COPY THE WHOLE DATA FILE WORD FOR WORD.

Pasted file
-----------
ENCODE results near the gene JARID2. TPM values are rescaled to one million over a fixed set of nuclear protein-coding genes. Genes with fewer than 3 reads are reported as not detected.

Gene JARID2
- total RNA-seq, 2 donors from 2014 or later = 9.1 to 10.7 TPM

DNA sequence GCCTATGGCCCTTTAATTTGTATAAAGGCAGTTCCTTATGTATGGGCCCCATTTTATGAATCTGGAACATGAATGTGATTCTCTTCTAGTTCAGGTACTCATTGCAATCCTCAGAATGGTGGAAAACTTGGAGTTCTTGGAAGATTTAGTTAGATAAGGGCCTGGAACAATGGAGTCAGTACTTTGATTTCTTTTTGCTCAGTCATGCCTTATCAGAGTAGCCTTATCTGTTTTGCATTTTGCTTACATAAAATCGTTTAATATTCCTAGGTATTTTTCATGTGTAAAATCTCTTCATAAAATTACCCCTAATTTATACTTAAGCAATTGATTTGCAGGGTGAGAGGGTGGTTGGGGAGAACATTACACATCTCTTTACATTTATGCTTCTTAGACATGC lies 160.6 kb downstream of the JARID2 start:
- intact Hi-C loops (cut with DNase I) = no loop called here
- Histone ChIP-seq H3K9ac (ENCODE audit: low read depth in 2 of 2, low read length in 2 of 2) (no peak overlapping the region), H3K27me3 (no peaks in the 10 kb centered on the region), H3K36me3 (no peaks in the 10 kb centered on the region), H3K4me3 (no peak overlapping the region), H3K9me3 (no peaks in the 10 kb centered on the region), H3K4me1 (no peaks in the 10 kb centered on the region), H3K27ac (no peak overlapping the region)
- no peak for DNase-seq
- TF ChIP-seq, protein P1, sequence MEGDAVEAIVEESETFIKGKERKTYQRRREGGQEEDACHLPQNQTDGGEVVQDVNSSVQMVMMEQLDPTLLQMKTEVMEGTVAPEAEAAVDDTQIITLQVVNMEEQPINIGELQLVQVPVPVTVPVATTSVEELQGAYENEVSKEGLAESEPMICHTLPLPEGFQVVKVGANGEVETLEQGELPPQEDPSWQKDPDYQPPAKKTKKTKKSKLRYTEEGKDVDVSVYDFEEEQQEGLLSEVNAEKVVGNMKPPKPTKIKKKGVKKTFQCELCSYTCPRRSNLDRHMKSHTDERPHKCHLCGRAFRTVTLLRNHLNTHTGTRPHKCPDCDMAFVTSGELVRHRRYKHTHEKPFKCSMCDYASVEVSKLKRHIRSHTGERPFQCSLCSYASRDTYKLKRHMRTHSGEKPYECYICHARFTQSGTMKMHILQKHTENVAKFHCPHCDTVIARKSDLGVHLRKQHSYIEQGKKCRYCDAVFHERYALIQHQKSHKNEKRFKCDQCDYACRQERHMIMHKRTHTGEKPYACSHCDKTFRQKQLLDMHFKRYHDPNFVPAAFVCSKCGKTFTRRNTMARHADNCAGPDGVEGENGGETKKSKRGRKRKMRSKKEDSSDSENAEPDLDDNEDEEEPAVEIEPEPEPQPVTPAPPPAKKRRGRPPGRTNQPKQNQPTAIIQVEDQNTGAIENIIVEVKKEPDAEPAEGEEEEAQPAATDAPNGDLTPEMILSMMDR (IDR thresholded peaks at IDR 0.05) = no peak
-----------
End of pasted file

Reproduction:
ENCODE results near the gene JARID2. TPM values are rescaled to one million over a fixed set of nuclear protein-coding genes. Genes with fewer than 3 reads are reported as not detected.

Gene JARID2
- total RNA-seq, 2 donors from 2014 or later = 9.1 to 10.7 TPM

DNA sequence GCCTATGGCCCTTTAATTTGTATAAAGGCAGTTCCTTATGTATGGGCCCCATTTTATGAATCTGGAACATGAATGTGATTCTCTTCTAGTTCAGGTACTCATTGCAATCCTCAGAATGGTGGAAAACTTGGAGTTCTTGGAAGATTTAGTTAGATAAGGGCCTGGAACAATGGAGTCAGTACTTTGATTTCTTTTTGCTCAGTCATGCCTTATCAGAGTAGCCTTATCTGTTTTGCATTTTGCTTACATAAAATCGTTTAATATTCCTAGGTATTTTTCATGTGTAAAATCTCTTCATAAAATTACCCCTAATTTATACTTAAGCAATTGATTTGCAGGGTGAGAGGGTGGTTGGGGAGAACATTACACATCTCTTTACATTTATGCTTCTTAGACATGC lies 160.6 kb downstream of the JARID2 start:
- intact Hi-C loops (cut with DNase I) = no loop called here
- Histone ChIP-seq H3K9ac (ENCODE audit: low read depth in 2 of 2, low read length in 2 of 2) (no peak overlapping the region), H3K27me3 (no peaks in the 10 kb centered on the region), H3K36me3 (no peaks in the 10 kb centered on the region), H3K4me3 (no peak overlapping the region), H3K9me3 (no peaks in the 10 kb centered on the region), H3K4me1 (no peaks in the 10 kb centered on the region), H3K27ac (no peak overlapping the region)
- no peak for DNase-seq
- TF ChIP-seq, protein P1, sequence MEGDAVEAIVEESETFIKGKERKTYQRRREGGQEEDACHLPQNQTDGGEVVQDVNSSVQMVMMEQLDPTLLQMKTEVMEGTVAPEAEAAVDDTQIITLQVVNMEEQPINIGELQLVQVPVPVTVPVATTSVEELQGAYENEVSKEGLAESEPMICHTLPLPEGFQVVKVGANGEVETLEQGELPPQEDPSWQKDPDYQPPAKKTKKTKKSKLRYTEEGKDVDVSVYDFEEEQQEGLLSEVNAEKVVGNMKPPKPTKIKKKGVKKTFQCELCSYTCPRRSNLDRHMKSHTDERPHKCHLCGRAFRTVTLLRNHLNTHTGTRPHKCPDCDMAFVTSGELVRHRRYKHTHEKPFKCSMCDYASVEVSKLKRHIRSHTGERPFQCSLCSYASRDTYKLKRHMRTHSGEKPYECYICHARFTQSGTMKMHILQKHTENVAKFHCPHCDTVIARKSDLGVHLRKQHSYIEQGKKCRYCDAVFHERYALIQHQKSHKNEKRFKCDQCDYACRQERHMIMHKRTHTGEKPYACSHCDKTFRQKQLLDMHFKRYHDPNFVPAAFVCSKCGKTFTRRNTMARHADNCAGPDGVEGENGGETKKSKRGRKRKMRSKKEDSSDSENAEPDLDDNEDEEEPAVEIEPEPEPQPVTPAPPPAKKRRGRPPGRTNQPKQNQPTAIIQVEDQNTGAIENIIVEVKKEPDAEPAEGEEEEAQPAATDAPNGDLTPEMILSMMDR (IDR thresholded peaks at IDR 0.05) = no peak